Introduction to IAM with AWS
Identity & Access Management
Identities are required to authenticate to AWS accounts.
Username = identity Password = verification
Access management relates to what an identity can access once its been authenticated.
The AWS IAM service is used to centrally manage and control security permissions.
- Users: These are objects within IAM identifying different users.
- Groups: These are objects that contain multiple users.
- Roles: These are objects that different identities can adopt to assume a new set of permissions.
- Policy Permissions: These are JSON policies that define what resources can and can’t be accessed.
- And Access Control Mechanisms: These are mechanisms that govern how a resource is accessed.
IAM is a global service.
Users, Groups, and Roles
Users represent a real person who requires access to operate and maintain your AWS environment.
Or it can be an account used by an application that requires permissions to access your AWS resources programmatically.
To create a user we:
- Create a username
- Set the AWS Access Type
- Define a password
- Permission assignment through the use of policies or inherited from a group
- Review and confirm the information
- Download .csv for security credentials
It’s best practice to use groups over assigning individual permissions.
Used to authorise access via policies.
IAM groups have IAM users and have IAM policies associated. These are either AWS managed policies or customer managed policies.
Groups are normally created to relate to a specific requirement or job role.
Any users who are members of that group inherit the permissions applied to that group.
It makes it easier to modify permissions for multiple users at once.
AWS has a default maximum limit of 100 groups. A user can only be associated to 10 groups.
IAM roles allow users to adopt a set of temporary IAM permissions.
Roles don’t have access keys or credentials. They are dynamically assigned by AWS.
We may want to temporarily grant access to a permission for a user, we can allow the user to assume a role which replaces their existing permissions temporarily.
There are 4 different types of roles:
- AWS Service Role (used by other services). Some examples are EC2, Directory Service, Lambda.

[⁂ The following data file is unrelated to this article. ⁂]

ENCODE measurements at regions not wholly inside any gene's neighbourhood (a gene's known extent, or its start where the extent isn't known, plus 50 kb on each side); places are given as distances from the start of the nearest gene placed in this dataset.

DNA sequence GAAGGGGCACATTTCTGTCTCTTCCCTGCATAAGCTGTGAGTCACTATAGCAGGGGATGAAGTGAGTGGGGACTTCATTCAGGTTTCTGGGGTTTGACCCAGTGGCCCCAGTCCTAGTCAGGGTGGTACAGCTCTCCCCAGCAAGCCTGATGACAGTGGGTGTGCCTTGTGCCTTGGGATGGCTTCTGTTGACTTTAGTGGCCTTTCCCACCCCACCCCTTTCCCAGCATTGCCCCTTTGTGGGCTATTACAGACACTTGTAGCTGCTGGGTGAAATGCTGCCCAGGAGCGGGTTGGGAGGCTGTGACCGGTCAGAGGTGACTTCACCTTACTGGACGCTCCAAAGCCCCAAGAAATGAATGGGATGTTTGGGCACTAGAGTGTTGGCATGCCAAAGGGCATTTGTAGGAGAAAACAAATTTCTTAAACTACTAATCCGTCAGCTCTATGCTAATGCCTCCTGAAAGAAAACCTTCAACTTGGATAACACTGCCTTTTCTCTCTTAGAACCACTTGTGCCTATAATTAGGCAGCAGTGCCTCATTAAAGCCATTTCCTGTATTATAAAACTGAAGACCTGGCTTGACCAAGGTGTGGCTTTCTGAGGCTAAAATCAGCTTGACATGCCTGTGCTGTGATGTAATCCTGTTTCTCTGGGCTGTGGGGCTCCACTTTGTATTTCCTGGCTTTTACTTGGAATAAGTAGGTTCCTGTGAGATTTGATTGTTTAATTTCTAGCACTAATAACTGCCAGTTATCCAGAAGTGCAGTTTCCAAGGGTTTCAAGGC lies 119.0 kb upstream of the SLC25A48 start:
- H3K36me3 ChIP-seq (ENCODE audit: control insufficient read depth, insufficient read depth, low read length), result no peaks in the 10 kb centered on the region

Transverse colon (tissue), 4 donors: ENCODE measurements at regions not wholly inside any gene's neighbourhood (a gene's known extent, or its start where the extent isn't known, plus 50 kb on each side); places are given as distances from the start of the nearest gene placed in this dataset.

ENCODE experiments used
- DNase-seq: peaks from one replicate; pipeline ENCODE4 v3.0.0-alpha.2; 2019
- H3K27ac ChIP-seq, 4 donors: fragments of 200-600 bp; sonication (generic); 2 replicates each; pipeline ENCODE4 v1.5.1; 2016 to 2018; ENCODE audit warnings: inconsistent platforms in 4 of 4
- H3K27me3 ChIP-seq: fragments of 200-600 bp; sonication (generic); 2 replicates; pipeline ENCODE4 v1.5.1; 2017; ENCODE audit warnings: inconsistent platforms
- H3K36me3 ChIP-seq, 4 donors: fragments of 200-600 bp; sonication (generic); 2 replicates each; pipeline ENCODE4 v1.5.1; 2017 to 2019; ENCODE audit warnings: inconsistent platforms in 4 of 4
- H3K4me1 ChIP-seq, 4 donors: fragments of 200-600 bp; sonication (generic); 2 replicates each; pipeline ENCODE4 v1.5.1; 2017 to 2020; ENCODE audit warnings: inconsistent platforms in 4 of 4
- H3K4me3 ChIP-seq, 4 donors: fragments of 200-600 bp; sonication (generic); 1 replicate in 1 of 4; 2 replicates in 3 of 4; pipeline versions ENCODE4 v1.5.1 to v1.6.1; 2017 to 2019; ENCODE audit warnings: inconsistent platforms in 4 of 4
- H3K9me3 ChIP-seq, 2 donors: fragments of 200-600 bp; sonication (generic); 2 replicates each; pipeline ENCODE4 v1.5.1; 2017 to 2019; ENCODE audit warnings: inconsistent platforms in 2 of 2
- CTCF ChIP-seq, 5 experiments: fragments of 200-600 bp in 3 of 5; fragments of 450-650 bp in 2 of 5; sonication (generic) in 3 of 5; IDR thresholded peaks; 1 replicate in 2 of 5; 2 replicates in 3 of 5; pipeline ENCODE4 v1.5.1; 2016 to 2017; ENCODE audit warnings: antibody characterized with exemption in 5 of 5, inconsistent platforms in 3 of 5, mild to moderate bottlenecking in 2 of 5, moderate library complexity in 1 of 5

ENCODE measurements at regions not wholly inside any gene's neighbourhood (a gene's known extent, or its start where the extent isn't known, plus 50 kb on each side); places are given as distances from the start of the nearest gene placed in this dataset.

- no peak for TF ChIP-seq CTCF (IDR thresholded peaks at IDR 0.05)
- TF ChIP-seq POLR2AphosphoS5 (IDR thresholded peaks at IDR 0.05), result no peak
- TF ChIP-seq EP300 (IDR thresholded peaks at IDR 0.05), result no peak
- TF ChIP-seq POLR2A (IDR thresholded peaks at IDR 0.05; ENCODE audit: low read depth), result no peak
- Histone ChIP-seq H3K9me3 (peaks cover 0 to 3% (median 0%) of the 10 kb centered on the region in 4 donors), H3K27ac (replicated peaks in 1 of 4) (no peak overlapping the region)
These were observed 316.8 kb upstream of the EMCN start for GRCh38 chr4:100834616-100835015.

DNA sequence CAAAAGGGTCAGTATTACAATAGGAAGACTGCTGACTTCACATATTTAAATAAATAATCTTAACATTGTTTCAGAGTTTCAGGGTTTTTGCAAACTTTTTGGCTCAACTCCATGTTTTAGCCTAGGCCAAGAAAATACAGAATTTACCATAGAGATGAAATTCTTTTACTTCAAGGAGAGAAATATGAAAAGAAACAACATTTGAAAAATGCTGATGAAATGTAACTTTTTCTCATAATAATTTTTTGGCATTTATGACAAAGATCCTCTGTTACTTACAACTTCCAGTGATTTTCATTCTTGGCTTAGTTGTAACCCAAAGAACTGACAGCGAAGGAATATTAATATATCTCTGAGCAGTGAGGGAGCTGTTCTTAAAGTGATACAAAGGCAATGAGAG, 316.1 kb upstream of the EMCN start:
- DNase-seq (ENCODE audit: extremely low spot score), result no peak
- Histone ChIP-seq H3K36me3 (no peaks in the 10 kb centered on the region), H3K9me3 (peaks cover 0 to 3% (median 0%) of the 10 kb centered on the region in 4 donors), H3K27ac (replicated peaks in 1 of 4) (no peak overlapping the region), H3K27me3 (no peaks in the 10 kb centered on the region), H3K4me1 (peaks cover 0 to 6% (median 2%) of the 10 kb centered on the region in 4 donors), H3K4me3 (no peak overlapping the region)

- AWS Service Linked. Associated to certain AWS services. Pre-defined and permissions cannot be altered. Examples are “Amazon Lex - Bots” and “Amazon LEx - Channels”.
- Roles for cross account access. Providing access to an account we own, and providing access to an account we own from a third party access. Allows cross-account access to resources.
- Role for identity provider access. Such as Google, Cognito, Amazon. Grants access for Simple Sign on (SAML). And grants API access to SAML providers.
Used to assign permissions and are wriitten in JSON.
There are two types of policies available.
- AWS Managed Policies
- Customer Managed Policies
Assigning to a user is not best practice. AWS Managed is preconfigured by AWS to help us with the most common issues we may come across.
If we make changes to an AWS managed policy, it becomes a customer managed policy.
There are 3 ways to make a customer managed policy.
- Copy any AWS managed policy
- Policy Generator - make by series of drop down boxes
- Create your own policy - we can write it in JSON ourselves
Inline policies do not show up under the policy list but are directly attached to your IAM object. We use them when we dont want to risk the permissions being used by others.
What happens when there are conflicting permissions?
- All access to resource is denied
- Access only allowed if specific “Allow” has been specified
- If a single deny exists in any policy that deny will override any previous deny. An explicit deny will always take precedence over an explicit allow.
Allows us to manage and access AWS even if we don’t have an IAM user account.